it's a bit smoother but i don't think i got the same great result as most folks did :( i'm also going to do a k&n air cleaner soon, maybe that will help a bit more. i'm with martin, lower gears and higer revs throught he corners and there's no problem.

scott :)
 

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Best regards Team:

I finally got around to drilling out the anti-tamper plugs
bluwngoliv: How you drill the the plugs? Did you removed the carbs..?


Anyway to accomplish this without removing the carbs...? I read in another post about using a Dremel tool...Any alternatives to this?
 

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i did mine with the dremel method as andy suggested and it worked out fine as long as you don't mind some nicks in the carb bodies in unimportant places. i recommend it if you don't want to remove the carbs.

scott :)
 

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Discussion Starter #13
Well, based on riding this morning (lovely sunny start to the day), I may have been imagining the problem. I'll check the idle screws anyway.
 

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My two cheap fixes for the hesitation were back the air screws out and adding two shims to each needle. All was done for under a dollar and I didn't have to take the carbs off the bike. I noticed the flat spot when I bought the bike and backed the screws out and it was fine for me. When I put on the D&D slip-on it came right back, so I added the shims and off I went. This was back in Apr 01 and I haven't done anything since and it still runs nice and smooth.
 

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bluwngoliv said:
I finally got around to drilling out the anti-tamper plugs and adjusting the mixture screws on my '01 7S this weekend. I have had the hesitation problem since June when I bought the bike but had learned to live with it. I turned the screws out 2 turns and it did make a marked difference. I might try 2 1/2 turns and see how it runs next. The weird thing is that from the factory carbs 1 & 2 were at 1 1/2 turns out and carbs 3 & 4 were set to 0 turns out. I can't quite figure that one out...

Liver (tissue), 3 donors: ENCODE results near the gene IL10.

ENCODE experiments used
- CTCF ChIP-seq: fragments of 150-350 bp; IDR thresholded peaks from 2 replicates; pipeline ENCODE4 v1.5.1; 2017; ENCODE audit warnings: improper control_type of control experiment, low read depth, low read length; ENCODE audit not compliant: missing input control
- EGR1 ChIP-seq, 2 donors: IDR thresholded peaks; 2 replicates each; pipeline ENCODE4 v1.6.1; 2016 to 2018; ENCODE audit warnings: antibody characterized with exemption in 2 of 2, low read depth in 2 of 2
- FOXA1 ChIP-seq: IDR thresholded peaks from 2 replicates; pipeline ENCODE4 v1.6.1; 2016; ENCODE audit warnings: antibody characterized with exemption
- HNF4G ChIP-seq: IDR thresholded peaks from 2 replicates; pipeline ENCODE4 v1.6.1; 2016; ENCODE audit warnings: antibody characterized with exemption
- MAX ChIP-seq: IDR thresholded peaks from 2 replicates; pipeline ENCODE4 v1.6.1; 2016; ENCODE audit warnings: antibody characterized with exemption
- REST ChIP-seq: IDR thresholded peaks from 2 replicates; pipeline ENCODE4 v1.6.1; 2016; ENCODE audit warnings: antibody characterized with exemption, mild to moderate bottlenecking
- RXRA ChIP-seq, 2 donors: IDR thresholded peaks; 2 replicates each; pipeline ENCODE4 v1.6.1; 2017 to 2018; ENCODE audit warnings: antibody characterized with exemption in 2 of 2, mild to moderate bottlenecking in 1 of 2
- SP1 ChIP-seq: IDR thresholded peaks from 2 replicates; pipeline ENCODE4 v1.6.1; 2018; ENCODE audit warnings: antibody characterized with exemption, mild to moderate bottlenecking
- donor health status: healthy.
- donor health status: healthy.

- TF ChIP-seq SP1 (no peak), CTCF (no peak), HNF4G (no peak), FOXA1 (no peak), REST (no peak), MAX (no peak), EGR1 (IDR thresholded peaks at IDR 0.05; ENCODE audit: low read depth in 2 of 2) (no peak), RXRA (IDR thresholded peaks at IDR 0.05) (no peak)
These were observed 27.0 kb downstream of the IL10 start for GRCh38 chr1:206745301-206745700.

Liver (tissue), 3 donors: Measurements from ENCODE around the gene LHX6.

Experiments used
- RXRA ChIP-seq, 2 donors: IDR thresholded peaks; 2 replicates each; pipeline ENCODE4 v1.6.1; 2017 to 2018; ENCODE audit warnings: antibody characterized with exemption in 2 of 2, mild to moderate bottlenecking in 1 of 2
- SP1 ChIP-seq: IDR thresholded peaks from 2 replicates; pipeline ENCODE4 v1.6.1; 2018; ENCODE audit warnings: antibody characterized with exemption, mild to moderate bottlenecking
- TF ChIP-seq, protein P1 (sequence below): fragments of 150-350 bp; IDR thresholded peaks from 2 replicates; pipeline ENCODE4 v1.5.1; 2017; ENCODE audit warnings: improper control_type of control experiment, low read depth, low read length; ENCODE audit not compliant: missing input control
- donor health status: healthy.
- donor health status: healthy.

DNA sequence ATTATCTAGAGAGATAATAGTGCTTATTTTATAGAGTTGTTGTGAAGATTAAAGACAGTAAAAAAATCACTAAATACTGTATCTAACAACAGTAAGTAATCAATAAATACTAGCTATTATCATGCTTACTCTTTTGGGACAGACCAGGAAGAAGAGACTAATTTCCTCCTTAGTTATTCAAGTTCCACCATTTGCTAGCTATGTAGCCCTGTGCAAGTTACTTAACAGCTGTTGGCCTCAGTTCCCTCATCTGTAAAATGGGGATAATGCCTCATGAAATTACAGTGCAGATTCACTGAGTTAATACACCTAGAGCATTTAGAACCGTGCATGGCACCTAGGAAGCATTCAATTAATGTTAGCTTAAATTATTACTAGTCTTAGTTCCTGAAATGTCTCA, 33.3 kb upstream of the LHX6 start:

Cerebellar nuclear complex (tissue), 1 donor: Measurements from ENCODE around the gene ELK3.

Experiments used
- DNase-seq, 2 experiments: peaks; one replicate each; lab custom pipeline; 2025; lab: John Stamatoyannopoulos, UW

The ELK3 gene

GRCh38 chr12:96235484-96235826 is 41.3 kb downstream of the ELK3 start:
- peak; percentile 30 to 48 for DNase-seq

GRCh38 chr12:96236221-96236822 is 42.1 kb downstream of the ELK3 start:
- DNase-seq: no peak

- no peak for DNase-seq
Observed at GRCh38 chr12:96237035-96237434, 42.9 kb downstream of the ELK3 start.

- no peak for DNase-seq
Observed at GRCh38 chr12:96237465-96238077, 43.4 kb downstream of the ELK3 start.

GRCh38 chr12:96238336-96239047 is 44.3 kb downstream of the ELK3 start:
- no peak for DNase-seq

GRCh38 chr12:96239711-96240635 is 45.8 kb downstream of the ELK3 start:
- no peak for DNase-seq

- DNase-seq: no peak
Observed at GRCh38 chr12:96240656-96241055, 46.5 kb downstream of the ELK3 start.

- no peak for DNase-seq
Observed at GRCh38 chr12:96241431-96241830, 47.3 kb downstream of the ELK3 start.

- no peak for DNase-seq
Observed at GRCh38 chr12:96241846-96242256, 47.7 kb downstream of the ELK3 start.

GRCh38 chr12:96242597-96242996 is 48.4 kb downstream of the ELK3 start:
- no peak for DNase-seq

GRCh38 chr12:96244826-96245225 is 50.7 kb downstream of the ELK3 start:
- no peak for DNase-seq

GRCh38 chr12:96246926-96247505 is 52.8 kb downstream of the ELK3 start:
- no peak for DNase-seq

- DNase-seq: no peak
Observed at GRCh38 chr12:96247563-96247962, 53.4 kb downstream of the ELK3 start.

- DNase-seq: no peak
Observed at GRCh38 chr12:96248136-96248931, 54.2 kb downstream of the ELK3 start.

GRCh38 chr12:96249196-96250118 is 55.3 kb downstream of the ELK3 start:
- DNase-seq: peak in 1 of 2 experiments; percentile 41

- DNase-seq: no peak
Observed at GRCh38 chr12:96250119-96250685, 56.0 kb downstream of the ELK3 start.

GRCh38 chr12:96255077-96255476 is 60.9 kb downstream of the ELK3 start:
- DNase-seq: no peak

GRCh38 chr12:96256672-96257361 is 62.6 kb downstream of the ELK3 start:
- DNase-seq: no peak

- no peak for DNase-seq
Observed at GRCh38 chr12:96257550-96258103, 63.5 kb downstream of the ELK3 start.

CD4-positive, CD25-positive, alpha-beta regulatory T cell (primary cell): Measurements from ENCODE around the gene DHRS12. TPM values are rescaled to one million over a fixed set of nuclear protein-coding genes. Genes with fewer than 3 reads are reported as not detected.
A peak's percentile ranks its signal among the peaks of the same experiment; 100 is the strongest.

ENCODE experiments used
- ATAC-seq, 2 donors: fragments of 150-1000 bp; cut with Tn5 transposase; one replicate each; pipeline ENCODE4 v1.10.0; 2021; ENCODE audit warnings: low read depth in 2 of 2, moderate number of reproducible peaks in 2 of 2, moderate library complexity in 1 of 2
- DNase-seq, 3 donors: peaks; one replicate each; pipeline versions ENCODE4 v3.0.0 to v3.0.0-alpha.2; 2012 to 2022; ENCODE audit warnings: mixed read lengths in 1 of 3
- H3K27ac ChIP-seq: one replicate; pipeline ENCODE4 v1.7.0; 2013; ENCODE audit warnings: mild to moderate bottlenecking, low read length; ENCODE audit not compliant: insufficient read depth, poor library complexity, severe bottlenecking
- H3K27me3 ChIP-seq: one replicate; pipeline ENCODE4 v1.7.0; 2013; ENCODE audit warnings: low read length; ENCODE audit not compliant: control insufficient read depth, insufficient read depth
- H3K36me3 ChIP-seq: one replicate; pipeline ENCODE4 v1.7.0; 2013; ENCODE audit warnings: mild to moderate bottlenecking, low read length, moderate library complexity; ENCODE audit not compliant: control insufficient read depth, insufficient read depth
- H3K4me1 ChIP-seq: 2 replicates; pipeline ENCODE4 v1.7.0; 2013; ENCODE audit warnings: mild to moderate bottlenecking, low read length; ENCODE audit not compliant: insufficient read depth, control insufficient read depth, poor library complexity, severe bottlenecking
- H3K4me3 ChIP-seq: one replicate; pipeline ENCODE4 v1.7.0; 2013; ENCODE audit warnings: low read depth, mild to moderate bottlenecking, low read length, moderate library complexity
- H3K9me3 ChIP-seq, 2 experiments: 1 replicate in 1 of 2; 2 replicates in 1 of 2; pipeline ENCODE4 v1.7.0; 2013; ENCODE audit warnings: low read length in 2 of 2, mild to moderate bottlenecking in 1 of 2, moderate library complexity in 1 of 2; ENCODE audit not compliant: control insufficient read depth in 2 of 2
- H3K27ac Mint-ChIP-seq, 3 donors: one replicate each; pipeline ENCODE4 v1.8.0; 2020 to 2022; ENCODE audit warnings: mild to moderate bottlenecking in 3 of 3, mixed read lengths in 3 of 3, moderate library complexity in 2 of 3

Mine were exactly the same! Weird.

I've set mine to 3 turns out, mainly to help starting in really cold weather.

Andrew
 

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Scott,

Yes, I removed the tank and used a long screw driver. I then removed the covers and lifted out the innards. Put the shims in, dropped it back in and screwed it back down. I fought a little getting the siide/needles to drop in straight on the middle two carbs but nothing major. Start to finish, less than an hour.

The covers screws (philips) can stick a little when you first remove them so be careful not to strip them. I actually had taken one screw to the hardware store the day before and bought some allen screws to replace the philips screws. Removes the worry of stripping them if I mess with the carbs again.

Ethan
 

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Itztli said:
Best regards Team:



bluwngoliv: How you drill the the plugs? Did you removed the carbs..?


Anyway to accomplish this without removing the carbs...? I read in another post about using a Dremel tool...Any alternatives to this?
Itztli,

I removed the whole carb bank per Jarel's Holeshot Jet Kit instructions on ZR-7.com. It wasn't a big deal because I already had it torn down for my 12k valve adjustment. I just drilled a 1/8" hole in each plug and then used a small sheet metal screw to spin them out with a screwdriver - it's real easy.

The only hard part is refitting the rubber carb/airbox boots when you reinstall. It's just takes some patience. Also, be sure to disconnect both throttle cables at the throttle grip housing before attempting to disconnect and reconnect at the carbs.

I thought about doing the dremel tool/mirror method instead but my eyes just aren't that good! There's not much room to work in down there and it's nice to be able to see what you're doing.

bluwngoliv
 

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If you want to take the anti-taper plugs out the REALLY ugly way :( :without removing the carbs, here's an alternative:

Take a small drill bit (i.e. 1/16 or 1/8") and drill through the side of the housing that the plug is pressed into right at the edge of it. You can then take the tip of a small screwdriver and pry the plugs out from the inside.

I bought my bike used after the first service had been done and that's what the mechanic at the Kawasaki shop did. It looks like heck, but I guess it was faster than taking the carbs off or doing the dremel trick.

If I ever decide to take the carbs off to put in a jet kit, I'm sure that cleaning up the holes will be one of the side jobs I do with it :rolleyes: